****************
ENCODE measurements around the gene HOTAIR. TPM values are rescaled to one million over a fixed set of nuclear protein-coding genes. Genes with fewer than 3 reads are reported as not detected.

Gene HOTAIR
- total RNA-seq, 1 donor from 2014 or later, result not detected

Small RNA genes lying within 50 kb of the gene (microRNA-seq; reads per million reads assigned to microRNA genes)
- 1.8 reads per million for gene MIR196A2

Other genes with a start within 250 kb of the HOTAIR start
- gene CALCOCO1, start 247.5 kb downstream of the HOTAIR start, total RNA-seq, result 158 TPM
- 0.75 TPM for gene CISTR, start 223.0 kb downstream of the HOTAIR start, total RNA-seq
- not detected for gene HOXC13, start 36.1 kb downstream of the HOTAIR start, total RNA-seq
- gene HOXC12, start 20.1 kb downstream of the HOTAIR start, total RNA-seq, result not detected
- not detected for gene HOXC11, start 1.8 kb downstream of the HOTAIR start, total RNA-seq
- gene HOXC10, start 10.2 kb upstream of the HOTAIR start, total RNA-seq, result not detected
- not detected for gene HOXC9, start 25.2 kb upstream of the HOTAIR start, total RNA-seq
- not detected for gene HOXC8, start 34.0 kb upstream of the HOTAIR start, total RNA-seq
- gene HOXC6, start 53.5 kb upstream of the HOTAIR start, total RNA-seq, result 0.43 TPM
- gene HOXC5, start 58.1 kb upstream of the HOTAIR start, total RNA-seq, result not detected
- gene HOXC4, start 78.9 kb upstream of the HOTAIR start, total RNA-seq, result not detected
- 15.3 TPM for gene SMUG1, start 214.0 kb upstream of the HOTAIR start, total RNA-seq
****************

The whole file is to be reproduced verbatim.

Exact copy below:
ENCODE measurements around the gene HOTAIR. TPM values are rescaled to one million over a fixed set of nuclear protein-coding genes. Genes with fewer than 3 reads are reported as not detected.

Gene HOTAIR
- total RNA-seq, 1 donor from 2014 or later, result not detected

Small RNA genes lying within 50 kb of the gene (microRNA-seq; reads per million reads assigned to microRNA genes)
- 1.8 reads per million for gene MIR196A2

Other genes with a start within 250 kb of the HOTAIR start
- gene CALCOCO1, start 247.5 kb downstream of the HOTAIR start, total RNA-seq, result 158 TPM
- 0.75 TPM for gene CISTR, start 223.0 kb downstream of the HOTAIR start, total RNA-seq
- not detected for gene HOXC13, start 36.1 kb downstream of the HOTAIR start, total RNA-seq
- gene HOXC12, start 20.1 kb downstream of the HOTAIR start, total RNA-seq, result not detected
- not detected for gene HOXC11, start 1.8 kb downstream of the HOTAIR start, total RNA-seq
- gene HOXC10, start 10.2 kb upstream of the HOTAIR start, total RNA-seq, result not detected
- not detected for gene HOXC9, start 25.2 kb upstream of the HOTAIR start, total RNA-seq
- not detected for gene HOXC8, start 34.0 kb upstream of the HOTAIR start, total RNA-seq
- gene HOXC6, start 53.5 kb upstream of the HOTAIR start, total RNA-seq, result 0.43 TPM
- gene HOXC5, start 58.1 kb upstream of the HOTAIR start, total RNA-seq, result not detected
- gene HOXC4, start 78.9 kb upstream of the HOTAIR start, total RNA-seq, result not detected
- 15.3 TPM for gene SMUG1, start 214.0 kb upstream of the HOTAIR start, total RNA-seq